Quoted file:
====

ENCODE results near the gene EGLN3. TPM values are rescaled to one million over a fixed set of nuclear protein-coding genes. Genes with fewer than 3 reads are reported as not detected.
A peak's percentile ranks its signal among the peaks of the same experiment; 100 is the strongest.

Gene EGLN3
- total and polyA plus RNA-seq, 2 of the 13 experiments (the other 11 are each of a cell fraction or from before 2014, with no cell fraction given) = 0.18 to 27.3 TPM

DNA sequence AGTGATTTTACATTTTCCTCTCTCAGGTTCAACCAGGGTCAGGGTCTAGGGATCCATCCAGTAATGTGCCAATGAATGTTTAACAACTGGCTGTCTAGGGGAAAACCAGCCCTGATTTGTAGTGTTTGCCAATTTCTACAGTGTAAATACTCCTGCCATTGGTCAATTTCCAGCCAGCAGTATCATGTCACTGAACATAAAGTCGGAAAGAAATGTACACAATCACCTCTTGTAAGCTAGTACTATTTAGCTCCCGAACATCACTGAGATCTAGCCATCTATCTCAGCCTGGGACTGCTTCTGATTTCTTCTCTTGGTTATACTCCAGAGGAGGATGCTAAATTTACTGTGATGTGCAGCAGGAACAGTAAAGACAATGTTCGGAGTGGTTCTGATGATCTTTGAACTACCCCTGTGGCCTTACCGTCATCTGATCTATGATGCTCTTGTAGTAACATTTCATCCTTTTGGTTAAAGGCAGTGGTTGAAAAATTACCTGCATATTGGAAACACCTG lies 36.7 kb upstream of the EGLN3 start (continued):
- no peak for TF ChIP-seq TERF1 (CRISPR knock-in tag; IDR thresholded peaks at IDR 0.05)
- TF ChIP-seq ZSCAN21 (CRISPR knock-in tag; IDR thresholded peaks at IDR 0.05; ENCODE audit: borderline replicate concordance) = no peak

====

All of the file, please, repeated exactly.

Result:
ENCODE results near the gene EGLN3. TPM values are rescaled to one million over a fixed set of nuclear protein-coding genes. Genes with fewer than 3 reads are reported as not detected.
A peak's percentile ranks its signal among the peaks of the same experiment; 100 is the strongest.

Gene EGLN3
- total and polyA plus RNA-seq, 2 of the 13 experiments (the other 11 are each of a cell fraction or from before 2014, with no cell fraction given) = 0.18 to 27.3 TPM

DNA sequence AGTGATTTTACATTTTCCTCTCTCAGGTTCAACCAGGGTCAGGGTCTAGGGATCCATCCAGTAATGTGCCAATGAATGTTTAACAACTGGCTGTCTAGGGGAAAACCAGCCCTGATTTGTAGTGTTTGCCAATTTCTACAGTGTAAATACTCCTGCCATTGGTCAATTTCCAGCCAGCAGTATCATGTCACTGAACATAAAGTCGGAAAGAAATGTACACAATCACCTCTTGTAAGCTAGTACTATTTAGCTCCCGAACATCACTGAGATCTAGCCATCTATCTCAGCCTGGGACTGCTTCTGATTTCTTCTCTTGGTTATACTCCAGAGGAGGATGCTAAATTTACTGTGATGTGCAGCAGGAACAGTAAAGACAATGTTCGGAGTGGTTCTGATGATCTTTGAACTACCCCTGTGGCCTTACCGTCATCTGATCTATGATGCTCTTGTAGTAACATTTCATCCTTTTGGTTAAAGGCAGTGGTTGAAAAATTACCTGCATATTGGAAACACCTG lies 36.7 kb upstream of the EGLN3 start (continued):
- no peak for TF ChIP-seq TERF1 (CRISPR knock-in tag; IDR thresholded peaks at IDR 0.05)
- TF ChIP-seq ZSCAN21 (CRISPR knock-in tag; IDR thresholded peaks at IDR 0.05; ENCODE audit: borderline replicate concordance) = no peak